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Author Topic: Religious truth  (Read 783 times)

EclecticWheel

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Religious truth
« on: April 14, 2018, 09:28:44 pm »
I'm curious how others here perceive the nature of truth in the spiritual realm.  Do you think it's something exclusive?  There is one God or many or none, but all these statements exclude the others.  I know there are nuanced possibilities to include a less hard and fast take on that matter, but hopefully I am still getting my thought across.

Or maybe in the spiritual realm there are somehow diverse truths that coexist in tension.  Perhaps there is a realm where the Abrahamic God is the only God, but another in which there are many gods, and people tap into different realms depending upon beliefs or other factors.

Or perhaps the spiritual realms are just projections of our own imaginative thinking and feelings, sort of like a collective set of stories we tell to ponder and make sense of things.

I'm sort of babbling right now, but maybe you get the idea.  How do you think truth works in the spiritual realm(s)?  Do you think it is different from how truth works in the physical realm?
Love wisely, and do what thou wilt.

EclecticWheel

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Re: Religious truth
« Reply #1 on: April 14, 2018, 09:31:35 pm »
I'm curious how others here perceive the nature of truth in the spiritual realm.  Do you think it's something exclusive?  There is one God or many or none, but all these statements exclude the others.  I know there are nuanced possibilities to include a less hard and fast take on that matter, but hopefully I am still getting my thought across.

Or maybe in the spiritual realm there are somehow diverse truths that coexist in tension.  Perhaps there is a realm where the Abrahamic God is the only God, but another in which there are many gods, and people tap into different realms depending upon beliefs or other factors.

Or perhaps the spiritual realms are just projections of our own imaginative thinking and feelings, sort of like a collective set of stories we tell to ponder and make sense of things.

I'm sort of babbling right now, but maybe you get the idea.  How do you think truth works in the spiritual realm(s)?  Do you think it is different from how truth works in the physical realm?

Note: I meant to relabel this post "Spiritual Truth"
Love wisely, and do what thou wilt.

Castus

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Re: Religious truth
« Reply #2 on: April 14, 2018, 11:02:49 pm »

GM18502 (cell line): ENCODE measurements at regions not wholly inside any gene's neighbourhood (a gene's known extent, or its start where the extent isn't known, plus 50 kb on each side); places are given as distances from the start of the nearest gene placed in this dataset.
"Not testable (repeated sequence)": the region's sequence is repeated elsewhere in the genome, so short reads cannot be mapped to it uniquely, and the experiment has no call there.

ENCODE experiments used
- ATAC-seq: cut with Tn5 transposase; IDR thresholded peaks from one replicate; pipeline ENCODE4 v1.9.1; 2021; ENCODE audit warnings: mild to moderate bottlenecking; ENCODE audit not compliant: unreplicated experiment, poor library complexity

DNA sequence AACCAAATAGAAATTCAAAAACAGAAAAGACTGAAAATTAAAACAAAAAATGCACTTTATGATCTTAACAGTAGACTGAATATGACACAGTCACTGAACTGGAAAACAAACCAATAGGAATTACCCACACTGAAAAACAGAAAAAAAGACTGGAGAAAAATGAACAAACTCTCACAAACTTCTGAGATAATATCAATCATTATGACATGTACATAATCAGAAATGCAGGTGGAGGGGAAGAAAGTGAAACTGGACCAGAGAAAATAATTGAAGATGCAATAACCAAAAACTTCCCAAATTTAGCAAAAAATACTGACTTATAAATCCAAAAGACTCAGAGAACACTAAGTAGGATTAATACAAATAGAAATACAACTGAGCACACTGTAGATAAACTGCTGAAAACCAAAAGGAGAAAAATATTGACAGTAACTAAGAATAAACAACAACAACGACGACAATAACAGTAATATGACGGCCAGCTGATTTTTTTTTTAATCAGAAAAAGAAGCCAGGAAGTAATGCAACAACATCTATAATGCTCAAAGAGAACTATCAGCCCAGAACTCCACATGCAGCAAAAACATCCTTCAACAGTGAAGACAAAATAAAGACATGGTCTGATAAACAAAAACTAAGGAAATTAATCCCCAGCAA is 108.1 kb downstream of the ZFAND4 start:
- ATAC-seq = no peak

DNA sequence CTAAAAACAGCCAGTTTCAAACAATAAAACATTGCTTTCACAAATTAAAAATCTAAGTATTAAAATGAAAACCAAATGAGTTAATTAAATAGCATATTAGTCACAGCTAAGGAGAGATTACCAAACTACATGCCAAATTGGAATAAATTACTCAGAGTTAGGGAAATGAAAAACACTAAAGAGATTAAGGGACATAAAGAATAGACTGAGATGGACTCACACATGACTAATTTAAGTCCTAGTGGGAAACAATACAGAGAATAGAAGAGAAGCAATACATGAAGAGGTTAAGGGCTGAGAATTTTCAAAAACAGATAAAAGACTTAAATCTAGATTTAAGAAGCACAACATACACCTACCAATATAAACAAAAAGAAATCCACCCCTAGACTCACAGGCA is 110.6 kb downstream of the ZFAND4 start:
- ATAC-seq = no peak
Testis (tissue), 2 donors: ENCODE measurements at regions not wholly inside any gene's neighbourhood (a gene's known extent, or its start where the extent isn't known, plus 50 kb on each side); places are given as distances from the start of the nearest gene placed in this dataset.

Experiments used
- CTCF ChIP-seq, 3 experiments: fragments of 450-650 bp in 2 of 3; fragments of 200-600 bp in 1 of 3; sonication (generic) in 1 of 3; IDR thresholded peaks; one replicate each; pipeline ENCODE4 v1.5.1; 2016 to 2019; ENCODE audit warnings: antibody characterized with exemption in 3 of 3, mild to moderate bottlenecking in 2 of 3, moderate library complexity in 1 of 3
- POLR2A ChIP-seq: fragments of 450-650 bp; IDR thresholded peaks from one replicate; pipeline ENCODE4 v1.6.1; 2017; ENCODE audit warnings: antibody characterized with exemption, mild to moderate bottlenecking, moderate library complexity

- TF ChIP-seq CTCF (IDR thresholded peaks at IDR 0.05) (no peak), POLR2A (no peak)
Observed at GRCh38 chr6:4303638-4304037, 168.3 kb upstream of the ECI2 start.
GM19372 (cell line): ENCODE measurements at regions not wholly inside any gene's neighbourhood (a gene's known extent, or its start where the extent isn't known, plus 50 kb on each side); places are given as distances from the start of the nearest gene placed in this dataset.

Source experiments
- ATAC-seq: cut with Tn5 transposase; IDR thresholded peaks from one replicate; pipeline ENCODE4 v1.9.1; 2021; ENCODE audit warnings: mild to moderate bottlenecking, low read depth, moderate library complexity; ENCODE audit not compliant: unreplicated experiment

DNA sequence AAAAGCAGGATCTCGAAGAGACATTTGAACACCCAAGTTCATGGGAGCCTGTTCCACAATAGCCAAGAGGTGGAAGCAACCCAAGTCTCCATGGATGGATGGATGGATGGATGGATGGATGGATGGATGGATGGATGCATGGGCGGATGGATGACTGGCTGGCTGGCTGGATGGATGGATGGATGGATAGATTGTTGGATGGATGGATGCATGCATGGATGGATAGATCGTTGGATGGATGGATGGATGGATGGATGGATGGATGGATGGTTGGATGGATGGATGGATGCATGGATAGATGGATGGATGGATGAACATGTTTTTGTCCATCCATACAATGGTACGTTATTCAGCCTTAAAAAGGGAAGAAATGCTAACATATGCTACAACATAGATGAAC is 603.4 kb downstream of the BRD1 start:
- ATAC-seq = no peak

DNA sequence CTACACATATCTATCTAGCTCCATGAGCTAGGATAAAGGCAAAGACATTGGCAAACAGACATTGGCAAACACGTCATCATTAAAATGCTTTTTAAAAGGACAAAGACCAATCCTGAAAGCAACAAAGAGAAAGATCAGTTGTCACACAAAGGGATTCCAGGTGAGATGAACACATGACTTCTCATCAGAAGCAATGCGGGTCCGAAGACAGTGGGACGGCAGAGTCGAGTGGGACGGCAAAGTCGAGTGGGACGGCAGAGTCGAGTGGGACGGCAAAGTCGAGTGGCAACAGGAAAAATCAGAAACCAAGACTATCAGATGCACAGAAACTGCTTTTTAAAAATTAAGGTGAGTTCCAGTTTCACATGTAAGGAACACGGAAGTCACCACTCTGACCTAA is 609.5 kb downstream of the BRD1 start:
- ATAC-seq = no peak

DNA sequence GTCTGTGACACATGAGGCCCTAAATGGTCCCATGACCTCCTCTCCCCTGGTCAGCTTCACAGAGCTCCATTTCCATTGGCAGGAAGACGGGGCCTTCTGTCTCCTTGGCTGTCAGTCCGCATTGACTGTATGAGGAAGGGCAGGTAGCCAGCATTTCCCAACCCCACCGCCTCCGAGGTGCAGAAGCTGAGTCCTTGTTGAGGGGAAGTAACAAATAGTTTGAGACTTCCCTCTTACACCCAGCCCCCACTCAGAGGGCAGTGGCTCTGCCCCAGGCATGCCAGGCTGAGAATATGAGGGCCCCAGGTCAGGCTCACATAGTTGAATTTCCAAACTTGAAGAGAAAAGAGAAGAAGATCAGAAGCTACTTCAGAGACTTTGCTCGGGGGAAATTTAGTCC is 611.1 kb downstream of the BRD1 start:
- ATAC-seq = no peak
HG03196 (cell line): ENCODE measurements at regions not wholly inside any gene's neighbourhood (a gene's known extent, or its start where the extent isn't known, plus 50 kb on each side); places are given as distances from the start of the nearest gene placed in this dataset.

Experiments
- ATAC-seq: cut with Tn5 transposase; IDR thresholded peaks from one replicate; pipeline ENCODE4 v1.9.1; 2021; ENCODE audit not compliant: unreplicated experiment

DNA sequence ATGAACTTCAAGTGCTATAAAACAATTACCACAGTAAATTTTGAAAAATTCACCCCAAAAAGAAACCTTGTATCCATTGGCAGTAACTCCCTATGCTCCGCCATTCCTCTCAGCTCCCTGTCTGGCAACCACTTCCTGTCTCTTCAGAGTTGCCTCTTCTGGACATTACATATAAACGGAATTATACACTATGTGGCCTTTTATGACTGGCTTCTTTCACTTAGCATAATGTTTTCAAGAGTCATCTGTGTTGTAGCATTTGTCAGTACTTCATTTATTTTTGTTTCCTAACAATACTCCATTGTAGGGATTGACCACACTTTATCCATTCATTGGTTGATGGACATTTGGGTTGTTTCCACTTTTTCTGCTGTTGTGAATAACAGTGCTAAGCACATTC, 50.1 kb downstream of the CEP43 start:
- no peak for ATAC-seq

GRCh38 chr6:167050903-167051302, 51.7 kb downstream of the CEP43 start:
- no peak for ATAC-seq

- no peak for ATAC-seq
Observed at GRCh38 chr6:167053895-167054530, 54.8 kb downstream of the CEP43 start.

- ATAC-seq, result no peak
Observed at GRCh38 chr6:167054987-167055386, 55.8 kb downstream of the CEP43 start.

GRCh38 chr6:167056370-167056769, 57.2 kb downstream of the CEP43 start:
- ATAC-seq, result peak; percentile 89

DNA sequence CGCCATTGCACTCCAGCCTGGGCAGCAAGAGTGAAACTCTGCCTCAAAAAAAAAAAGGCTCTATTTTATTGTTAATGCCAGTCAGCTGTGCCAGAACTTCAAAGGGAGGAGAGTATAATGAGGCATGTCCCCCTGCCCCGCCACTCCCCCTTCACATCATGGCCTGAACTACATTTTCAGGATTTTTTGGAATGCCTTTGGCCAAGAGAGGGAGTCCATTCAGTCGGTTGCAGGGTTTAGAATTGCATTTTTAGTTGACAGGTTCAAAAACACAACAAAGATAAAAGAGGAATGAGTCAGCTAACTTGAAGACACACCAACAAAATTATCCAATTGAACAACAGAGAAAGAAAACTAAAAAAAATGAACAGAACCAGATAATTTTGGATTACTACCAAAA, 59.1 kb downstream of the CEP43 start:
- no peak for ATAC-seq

I'm curious how others here perceive the nature of truth in the spiritual realm.  Do you think it's something exclusive?  There is one God or many or none, but all these statements exclude the others.  I know there are nuanced possibilities to include a less hard and fast take on that matter, but hopefully I am still getting my thought across.

Or maybe in the spiritual realm there are somehow diverse truths that coexist in tension.  Perhaps there is a realm where the Abrahamic God is the only God, but another in which there are many gods, and people tap into different realms depending upon beliefs or other factors.

Or perhaps the spiritual realms are just projections of our own imaginative thinking and feelings, sort of like a collective set of stories we tell to ponder and make sense of things.

I'm sort of babbling right now, but maybe you get the idea.  How do you think truth works in the spiritual realm(s)?  Do you think it is different from how truth works in the physical realm?

I firmly oppose any notion of subjective truth or reality, in that I believe that there is indeed one, single truth. Multiple things cannot be true, therefore only one thing is true. But, and this is the kicker, at this point I have no goddamn idea what The Truth religiously is and have just been rolling the dice for a couple years now.

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Re: Religious truth
« Reply #3 on: April 15, 2018, 03:56:24 pm »
I'm sort of babbling right now, but maybe you get the idea.  How do you think truth works in the spiritual realm(s)?  Do you think it is different from how truth works in the physical realm?

There is only one cosmos.  Vivisecting it into "physical realm" and "spiritual realm(s)" kills it dead.

Truth is a statement about meaning.  It's about the construction, the interrelationship between subjective understanding and the rest of the world.  Truth is intrinsically a liminal concept, a creature of interstitial and numinous spaces.

To be simplistic:

What does red mean?  What is the truth in red?  Is red about danger, blood, love, evil, life, fire, anger, lust, heroism, sacrifice, luck, beauty, hatred, death, power, mourning, sin, happiness, divine presence, weddings, physicality, action, protection?

Yes.  That is some of what red means.

Which meanings come to a person's mind depend on their culture of origin, their spiritual understandings of the world, their symbological preferences, their individual quirks.  There is no truth without reference to some standpoint; truth is kaleidoscopic, fractal, intimate.  Without an interpreting brain it cannot exist; given the existence of seven billion or so human brains (not speaking to other entities with the power of interpretations) consensus is largely implausible.  Especially since some of them are red-green colourblind.

Facts are just things, out there, they offer no meaning, no insight, no way forward.

Truth is all in what people try to do with things.
as the water grinds the stone
we rise and fall
as our ashes turn to dust
we shine like stars    - Covenant, "Bullet"

tzikanti

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Re: Religious truth
« Reply #4 on: April 16, 2018, 04:58:44 pm »